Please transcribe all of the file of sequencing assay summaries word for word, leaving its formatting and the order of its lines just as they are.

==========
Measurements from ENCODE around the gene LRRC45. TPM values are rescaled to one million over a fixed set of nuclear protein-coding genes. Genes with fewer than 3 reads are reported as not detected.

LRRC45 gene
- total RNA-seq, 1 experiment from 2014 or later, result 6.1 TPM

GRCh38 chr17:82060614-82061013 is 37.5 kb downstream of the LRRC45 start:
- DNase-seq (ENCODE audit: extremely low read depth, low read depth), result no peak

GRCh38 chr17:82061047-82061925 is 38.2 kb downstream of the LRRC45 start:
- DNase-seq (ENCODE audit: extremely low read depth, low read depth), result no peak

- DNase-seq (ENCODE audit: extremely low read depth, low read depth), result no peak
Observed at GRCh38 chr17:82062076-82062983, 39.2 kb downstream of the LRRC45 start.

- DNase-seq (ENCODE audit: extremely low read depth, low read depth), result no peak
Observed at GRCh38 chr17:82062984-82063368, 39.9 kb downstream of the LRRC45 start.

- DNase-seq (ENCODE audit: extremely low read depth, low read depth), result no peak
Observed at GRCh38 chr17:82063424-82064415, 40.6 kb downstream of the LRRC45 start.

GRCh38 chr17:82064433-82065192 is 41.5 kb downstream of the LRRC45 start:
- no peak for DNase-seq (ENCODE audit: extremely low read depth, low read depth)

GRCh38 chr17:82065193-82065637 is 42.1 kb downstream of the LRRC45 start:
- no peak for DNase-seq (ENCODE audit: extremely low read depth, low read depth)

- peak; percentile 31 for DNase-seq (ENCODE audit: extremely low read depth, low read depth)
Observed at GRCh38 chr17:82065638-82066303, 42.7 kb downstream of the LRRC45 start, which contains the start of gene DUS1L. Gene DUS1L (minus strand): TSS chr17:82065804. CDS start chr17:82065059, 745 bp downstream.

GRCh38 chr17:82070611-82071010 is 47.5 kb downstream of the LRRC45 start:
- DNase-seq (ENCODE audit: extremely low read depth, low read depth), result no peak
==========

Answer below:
Measurements from ENCODE around the gene LRRC45. TPM values are rescaled to one million over a fixed set of nuclear protein-coding genes. Genes with fewer than 3 reads are reported as not detected.

LRRC45 gene
- total RNA-seq, 1 experiment from 2014 or later, result 6.1 TPM

GRCh38 chr17:82060614-82061013 is 37.5 kb downstream of the LRRC45 start:
- DNase-seq (ENCODE audit: extremely low read depth, low read depth), result no peak

GRCh38 chr17:82061047-82061925 is 38.2 kb downstream of the LRRC45 start:
- DNase-seq (ENCODE audit: extremely low read depth, low read depth), result no peak

- DNase-seq (ENCODE audit: extremely low read depth, low read depth), result no peak
Observed at GRCh38 chr17:82062076-82062983, 39.2 kb downstream of the LRRC45 start.

- DNase-seq (ENCODE audit: extremely low read depth, low read depth), result no peak
Observed at GRCh38 chr17:82062984-82063368, 39.9 kb downstream of the LRRC45 start.

- DNase-seq (ENCODE audit: extremely low read depth, low read depth), result no peak
Observed at GRCh38 chr17:82063424-82064415, 40.6 kb downstream of the LRRC45 start.

GRCh38 chr17:82064433-82065192 is 41.5 kb downstream of the LRRC45 start:
- no peak for DNase-seq (ENCODE audit: extremely low read depth, low read depth)

GRCh38 chr17:82065193-82065637 is 42.1 kb downstream of the LRRC45 start:
- no peak for DNase-seq (ENCODE audit: extremely low read depth, low read depth)

- peak; percentile 31 for DNase-seq (ENCODE audit: extremely low read depth, low read depth)
Observed at GRCh38 chr17:82065638-82066303, 42.7 kb downstream of the LRRC45 start, which contains the start of gene DUS1L. Gene DUS1L (minus strand): TSS chr17:82065804. CDS start chr17:82065059, 745 bp downstream.

GRCh38 chr17:82070611-82071010 is 47.5 kb downstream of the LRRC45 start:
- DNase-seq (ENCODE audit: extremely low read depth, low read depth), result no peak